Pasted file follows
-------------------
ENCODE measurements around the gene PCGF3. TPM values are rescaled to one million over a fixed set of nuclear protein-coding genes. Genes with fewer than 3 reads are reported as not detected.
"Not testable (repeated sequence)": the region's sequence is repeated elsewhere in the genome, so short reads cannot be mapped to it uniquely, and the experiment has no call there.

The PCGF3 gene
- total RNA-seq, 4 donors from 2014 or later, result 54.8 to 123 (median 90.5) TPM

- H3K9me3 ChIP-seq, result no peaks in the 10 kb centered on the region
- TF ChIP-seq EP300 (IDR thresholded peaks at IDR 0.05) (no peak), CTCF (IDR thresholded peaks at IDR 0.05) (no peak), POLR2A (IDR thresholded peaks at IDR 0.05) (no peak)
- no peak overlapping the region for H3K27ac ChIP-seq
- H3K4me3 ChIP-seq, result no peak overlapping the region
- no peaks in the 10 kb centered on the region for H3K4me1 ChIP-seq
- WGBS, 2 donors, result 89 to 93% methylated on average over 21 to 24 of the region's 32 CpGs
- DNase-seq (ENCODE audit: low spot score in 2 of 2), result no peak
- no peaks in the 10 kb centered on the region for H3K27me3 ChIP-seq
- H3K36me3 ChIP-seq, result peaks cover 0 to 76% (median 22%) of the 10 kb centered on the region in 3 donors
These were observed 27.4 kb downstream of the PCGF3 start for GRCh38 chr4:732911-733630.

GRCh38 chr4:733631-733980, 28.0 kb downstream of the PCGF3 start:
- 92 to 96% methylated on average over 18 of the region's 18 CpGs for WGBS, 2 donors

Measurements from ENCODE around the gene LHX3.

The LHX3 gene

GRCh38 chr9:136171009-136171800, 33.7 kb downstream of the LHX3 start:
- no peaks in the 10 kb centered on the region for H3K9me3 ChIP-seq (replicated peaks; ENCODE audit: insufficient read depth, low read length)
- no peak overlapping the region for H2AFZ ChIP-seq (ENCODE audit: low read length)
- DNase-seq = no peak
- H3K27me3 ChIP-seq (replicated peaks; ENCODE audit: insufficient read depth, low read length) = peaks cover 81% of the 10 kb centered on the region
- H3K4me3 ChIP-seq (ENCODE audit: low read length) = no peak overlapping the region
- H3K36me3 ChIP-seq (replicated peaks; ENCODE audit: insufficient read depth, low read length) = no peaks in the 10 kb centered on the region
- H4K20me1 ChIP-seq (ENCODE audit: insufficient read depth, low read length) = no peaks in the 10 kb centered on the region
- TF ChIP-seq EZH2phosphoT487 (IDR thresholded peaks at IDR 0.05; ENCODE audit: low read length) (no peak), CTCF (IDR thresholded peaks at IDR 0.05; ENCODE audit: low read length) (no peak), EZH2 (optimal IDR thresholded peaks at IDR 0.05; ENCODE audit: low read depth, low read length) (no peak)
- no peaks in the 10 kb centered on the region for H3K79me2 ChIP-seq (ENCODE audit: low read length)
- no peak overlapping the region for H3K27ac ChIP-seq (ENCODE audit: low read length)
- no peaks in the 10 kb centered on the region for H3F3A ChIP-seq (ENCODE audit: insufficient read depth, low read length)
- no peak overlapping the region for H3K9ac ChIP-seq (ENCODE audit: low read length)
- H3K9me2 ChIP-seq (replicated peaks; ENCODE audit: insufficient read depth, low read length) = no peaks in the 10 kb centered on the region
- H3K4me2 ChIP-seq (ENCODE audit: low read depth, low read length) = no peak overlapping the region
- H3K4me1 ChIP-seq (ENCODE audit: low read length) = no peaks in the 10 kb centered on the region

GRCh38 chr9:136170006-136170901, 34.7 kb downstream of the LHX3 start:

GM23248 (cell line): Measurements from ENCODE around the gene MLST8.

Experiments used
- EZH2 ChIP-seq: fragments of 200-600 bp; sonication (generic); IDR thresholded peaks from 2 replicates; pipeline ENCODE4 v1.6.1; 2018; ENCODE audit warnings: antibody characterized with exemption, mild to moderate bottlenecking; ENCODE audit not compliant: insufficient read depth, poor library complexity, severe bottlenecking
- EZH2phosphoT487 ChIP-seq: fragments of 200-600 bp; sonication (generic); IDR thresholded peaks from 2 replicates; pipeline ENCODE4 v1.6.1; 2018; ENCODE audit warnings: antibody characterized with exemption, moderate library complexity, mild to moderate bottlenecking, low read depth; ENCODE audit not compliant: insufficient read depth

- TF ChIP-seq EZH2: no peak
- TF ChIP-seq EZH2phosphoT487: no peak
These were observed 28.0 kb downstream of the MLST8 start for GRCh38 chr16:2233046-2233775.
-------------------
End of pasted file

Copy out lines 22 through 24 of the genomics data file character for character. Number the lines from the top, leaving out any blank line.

- DNase-seq = no peak
- H3K27me3 ChIP-seq (replicated peaks; ENCODE audit: insufficient read depth, low read length) = peaks cover 81% of the 10 kb centered on the region
- H3K4me3 ChIP-seq (ENCODE audit: low read length) = no peak overlapping the region